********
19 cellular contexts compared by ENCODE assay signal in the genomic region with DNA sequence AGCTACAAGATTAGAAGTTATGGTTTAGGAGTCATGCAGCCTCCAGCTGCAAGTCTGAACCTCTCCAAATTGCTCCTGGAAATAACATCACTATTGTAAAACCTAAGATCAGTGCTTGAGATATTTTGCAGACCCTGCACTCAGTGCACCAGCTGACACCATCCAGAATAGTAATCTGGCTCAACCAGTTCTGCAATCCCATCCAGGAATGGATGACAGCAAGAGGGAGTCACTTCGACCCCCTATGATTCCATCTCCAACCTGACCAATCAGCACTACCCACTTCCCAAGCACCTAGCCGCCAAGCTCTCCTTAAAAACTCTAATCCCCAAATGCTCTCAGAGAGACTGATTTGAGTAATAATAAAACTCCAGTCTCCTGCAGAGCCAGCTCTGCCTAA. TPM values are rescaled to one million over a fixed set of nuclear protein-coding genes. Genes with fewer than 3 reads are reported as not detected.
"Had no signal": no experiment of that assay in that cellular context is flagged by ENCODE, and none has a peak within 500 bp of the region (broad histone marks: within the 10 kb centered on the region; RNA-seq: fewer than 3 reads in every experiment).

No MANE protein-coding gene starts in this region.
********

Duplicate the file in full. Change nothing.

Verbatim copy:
19 cellular contexts compared by ENCODE assay signal in the genomic region with DNA sequence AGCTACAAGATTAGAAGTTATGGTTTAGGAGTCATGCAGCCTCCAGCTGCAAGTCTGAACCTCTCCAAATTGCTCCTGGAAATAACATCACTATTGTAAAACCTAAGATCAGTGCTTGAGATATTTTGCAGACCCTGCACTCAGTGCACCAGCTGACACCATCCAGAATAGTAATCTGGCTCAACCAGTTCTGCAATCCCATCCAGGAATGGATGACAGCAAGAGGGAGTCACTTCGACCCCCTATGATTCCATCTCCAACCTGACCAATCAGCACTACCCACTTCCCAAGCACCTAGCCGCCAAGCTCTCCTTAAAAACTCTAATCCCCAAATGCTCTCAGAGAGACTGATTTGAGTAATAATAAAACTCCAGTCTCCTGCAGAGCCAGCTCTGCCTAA. TPM values are rescaled to one million over a fixed set of nuclear protein-coding genes. Genes with fewer than 3 reads are reported as not detected.
"Had no signal": no experiment of that assay in that cellular context is flagged by ENCODE, and none has a peak within 500 bp of the region (broad histone marks: within the 10 kb centered on the region; RNA-seq: fewer than 3 reads in every experiment).

No MANE protein-coding gene starts in this region.